Ernest Edward Woods

Ernest Edward Woods
Staff Sergeant SS/5255
attached to 37th Division H.Q. Army Service Corps.

 Division 80

Woods EE photo Woods EE grave

Ernest Edward Woods was the son of Thomas and Susannah Woods, of  185, Oxford Road at the time of their son’s death; and 23, Coley Hill, Reading at the time of  CWGC registration.  His name is commemorated on the headstone of  grave number 16890.  He died on 22nd May 1916 and is buried in Doullens Communal Cemetery Extension II.C.18.

 The Standard 29th July 1916 gives details of his career and the details of the illness which killed him.

Sergt. Woods enlisted directly the war broke out, prior to which time he was a journalist on the ‘West London Free Press,’ which makes the following comment on his death:- “Woods was a capable and strenuous journalist.  His qualities of sprightly energy, alertness and loyalty won him the sincere regard of our staff.  His death appears all the more tragic because it was so unexpected.  Shortly before he was taken ill he wrote to his mother saying he was quite well and ever so happy.  Further information showed, however, that the preliminary cause of death was a tumour on the brain.  He was an extremely bright and joyous fellow, and had he lived would have had an honourable career in the Army.  Already he had won the confidence of the officers’ and men, and at headquarters it was known that he was marked out for rapid promotion.  For his mother and other relatives the sympathy of all who knew Staff Sergt. Woods goes out.”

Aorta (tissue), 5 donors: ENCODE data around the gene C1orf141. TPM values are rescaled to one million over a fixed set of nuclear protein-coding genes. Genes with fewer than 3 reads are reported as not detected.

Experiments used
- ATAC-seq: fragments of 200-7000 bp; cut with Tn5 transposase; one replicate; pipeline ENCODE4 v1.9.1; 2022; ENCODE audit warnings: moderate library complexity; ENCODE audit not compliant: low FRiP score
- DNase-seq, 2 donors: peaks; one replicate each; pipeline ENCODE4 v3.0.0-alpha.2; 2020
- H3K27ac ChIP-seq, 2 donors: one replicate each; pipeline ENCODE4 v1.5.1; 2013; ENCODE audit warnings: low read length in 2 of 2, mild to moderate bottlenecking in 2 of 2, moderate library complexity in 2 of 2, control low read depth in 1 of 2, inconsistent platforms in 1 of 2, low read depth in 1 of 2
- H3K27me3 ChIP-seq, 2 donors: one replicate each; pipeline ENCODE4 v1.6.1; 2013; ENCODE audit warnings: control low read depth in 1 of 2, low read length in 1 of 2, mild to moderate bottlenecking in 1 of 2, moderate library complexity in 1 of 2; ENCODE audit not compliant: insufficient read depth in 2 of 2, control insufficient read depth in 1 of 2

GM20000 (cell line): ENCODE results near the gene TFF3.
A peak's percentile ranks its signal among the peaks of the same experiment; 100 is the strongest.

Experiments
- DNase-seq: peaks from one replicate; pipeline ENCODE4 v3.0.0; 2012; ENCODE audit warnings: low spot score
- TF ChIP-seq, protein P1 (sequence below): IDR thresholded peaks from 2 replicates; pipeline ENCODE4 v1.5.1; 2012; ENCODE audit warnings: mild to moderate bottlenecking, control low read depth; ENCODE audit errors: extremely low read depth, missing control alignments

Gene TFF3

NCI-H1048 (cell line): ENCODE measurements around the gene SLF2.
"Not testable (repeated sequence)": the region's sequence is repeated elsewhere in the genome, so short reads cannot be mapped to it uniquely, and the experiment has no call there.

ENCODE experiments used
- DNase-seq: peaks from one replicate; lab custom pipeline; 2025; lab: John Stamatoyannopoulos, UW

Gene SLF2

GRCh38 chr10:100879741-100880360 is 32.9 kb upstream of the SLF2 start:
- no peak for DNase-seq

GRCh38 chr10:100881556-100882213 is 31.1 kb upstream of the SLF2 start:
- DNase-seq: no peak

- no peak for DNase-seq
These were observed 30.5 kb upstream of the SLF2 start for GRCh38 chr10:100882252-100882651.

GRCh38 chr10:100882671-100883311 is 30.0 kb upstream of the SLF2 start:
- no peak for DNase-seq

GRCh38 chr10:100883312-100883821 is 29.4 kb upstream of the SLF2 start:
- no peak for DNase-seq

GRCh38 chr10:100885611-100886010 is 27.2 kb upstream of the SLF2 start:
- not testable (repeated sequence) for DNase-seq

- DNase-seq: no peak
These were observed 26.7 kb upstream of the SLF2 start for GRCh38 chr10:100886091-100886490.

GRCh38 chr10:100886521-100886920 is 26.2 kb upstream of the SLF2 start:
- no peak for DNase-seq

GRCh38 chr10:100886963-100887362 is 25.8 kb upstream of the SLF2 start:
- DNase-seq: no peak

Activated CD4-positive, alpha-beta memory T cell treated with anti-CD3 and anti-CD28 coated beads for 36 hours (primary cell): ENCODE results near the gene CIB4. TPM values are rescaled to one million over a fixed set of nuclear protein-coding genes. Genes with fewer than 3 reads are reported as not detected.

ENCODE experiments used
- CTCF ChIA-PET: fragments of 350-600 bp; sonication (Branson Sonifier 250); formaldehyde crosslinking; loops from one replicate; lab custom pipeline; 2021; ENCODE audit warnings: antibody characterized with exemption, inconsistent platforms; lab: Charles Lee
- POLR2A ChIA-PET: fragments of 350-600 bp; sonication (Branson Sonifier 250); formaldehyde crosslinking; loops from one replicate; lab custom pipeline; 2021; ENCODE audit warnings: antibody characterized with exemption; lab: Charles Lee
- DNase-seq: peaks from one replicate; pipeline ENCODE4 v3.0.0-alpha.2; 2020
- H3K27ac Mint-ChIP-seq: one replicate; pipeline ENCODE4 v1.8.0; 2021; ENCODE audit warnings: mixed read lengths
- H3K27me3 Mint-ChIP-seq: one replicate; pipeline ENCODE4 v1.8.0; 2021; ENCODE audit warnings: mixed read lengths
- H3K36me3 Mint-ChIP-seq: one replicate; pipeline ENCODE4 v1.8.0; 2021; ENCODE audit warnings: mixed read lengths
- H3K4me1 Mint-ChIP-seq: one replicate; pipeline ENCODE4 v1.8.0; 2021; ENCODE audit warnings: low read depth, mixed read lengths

The C.O. wrote: “Woods had been in my confidential clerk for over a year – ever since the formation of the division.  It may be of some satisfaction to you to know that your son did his duty both willingly and well.  He died practically in the front line.”

 Doullens was the H.Q. of the French General Foch in the early part of the war.  From Summer 1915 to March 1916, the town was the junction between the French 10th Army and the British Third Army on the Somme.  The Citadelle, overlooking the town from the south, was a French military hospital, and the railhead was used by both Armies.  In March 1916, the Arras front became British, and the town became home to various Casualty Clearing Stations.  Medical units buried their dead firstly in the French Extension of the Communal Cemetery and later Extension No.2 when casualties form both the Arras and Somme fronts increased.